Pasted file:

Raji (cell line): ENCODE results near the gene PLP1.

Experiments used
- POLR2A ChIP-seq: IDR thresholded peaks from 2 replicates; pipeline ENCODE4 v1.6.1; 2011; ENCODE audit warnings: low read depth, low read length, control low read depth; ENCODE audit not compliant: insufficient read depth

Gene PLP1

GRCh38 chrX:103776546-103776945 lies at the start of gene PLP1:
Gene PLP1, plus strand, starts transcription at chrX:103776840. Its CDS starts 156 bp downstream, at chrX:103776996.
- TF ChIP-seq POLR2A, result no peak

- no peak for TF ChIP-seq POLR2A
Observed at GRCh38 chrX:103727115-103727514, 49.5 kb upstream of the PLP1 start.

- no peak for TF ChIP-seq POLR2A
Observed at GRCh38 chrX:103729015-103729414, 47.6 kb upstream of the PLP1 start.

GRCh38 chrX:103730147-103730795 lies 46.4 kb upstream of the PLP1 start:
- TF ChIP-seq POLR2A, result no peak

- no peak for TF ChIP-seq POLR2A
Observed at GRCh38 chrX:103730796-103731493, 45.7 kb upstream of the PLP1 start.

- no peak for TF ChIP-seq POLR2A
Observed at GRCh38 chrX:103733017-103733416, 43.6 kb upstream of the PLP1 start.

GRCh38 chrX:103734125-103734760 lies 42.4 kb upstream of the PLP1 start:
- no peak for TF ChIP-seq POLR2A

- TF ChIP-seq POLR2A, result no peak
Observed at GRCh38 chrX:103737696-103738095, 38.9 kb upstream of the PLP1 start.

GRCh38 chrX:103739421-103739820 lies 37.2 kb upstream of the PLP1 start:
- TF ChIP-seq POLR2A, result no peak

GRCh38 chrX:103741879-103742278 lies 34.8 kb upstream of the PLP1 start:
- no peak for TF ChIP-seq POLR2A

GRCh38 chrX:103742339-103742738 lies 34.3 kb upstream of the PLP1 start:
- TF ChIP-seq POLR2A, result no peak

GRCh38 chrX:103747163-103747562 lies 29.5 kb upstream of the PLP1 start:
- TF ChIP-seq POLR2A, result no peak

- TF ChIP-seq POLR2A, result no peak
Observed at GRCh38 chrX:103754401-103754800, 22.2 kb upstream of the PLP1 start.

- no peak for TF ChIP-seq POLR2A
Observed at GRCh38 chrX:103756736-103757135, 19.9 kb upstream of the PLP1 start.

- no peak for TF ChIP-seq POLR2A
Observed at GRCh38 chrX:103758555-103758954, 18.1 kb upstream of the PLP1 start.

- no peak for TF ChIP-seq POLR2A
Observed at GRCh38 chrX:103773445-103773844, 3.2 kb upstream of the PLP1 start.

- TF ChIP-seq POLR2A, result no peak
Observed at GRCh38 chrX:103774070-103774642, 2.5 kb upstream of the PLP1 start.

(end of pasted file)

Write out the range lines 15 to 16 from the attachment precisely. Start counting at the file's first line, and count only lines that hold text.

Observed at GRCh38 chrX:103730796-103731493, 45.7 kb upstream of the PLP1 start.

- no peak for TF ChIP-seq POLR2A